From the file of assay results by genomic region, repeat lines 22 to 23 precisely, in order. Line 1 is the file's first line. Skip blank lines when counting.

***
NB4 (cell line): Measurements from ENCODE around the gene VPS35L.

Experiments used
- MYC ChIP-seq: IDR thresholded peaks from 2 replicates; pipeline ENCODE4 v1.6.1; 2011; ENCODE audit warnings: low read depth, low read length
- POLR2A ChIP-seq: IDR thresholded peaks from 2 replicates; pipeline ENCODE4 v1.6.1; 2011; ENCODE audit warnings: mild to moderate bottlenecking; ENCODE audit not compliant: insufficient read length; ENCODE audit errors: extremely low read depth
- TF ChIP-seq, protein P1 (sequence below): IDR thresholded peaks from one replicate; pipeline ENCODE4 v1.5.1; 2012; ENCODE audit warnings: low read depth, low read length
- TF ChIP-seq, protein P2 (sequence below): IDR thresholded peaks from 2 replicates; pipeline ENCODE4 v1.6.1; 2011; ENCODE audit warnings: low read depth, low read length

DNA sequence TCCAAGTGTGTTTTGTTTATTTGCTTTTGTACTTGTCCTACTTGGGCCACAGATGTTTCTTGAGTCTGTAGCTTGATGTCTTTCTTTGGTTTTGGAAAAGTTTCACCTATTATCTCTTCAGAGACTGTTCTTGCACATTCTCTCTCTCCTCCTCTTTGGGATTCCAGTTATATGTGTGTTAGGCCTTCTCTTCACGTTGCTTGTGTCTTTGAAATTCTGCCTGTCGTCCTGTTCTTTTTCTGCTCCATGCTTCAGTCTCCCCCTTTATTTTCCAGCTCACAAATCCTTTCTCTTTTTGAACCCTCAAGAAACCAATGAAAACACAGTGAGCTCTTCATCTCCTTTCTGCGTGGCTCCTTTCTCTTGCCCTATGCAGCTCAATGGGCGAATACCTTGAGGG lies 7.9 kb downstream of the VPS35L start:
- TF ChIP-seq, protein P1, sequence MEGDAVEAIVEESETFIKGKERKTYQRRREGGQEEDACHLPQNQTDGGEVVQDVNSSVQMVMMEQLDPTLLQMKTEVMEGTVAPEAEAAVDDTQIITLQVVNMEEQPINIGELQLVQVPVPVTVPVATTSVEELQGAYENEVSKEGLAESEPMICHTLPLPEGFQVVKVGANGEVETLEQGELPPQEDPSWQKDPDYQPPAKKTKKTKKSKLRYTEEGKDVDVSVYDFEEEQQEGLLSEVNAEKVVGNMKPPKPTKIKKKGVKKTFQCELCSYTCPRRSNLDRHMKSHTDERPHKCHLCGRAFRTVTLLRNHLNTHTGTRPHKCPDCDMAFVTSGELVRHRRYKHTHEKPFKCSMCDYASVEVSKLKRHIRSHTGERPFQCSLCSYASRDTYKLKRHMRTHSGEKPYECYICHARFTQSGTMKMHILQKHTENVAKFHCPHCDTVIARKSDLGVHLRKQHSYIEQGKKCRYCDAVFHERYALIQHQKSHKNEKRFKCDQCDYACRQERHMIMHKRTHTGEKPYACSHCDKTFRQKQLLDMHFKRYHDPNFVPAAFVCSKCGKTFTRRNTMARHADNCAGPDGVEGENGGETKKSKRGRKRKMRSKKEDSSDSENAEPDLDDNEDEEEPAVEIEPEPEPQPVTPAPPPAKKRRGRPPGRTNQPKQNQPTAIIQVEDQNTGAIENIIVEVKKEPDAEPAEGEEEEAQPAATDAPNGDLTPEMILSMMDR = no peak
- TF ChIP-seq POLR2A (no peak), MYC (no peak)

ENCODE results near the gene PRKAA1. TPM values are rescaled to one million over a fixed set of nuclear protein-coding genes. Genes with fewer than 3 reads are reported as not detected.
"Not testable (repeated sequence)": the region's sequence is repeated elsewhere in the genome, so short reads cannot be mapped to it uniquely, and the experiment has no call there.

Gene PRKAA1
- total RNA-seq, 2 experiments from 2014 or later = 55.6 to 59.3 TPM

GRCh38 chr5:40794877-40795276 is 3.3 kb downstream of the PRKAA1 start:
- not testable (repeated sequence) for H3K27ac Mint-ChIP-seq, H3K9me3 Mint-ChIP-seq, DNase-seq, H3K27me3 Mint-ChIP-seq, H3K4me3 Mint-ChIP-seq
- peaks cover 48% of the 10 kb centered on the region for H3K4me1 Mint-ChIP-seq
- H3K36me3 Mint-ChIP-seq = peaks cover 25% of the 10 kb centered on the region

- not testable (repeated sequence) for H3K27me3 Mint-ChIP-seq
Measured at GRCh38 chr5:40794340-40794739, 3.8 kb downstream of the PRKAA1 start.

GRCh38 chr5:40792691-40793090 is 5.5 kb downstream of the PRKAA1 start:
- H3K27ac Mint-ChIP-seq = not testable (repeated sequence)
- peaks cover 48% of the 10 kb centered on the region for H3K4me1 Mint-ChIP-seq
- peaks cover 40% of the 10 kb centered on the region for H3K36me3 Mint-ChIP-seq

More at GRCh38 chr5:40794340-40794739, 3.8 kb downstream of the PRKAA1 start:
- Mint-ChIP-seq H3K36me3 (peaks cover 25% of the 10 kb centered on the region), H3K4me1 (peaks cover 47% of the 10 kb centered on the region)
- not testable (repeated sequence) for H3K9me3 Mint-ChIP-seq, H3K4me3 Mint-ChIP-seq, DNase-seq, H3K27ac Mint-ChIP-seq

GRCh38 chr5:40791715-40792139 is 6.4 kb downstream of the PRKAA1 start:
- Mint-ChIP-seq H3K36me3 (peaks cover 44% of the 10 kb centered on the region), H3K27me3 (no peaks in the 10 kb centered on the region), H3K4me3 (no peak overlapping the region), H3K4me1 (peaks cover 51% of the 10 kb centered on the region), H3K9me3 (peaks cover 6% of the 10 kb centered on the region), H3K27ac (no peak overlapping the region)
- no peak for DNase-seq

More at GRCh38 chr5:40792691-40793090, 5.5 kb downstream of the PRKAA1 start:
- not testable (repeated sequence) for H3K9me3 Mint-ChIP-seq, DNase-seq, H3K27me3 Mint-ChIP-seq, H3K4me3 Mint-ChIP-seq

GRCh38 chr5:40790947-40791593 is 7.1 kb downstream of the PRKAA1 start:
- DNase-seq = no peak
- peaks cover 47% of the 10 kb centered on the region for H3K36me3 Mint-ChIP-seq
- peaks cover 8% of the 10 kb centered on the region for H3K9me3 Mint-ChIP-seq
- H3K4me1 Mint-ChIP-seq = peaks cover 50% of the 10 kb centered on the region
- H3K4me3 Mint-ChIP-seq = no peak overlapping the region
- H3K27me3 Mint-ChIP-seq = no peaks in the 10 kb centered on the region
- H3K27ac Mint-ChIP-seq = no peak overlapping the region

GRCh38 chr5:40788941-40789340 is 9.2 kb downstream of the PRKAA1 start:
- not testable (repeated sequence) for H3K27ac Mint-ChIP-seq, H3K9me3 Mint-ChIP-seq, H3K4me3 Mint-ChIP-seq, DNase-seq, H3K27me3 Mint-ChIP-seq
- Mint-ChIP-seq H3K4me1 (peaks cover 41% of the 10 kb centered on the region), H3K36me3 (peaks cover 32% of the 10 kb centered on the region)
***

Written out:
- peaks cover 48% of the 10 kb centered on the region for H3K4me1 Mint-ChIP-seq
- peaks cover 40% of the 10 kb centered on the region for H3K36me3 Mint-ChIP-seq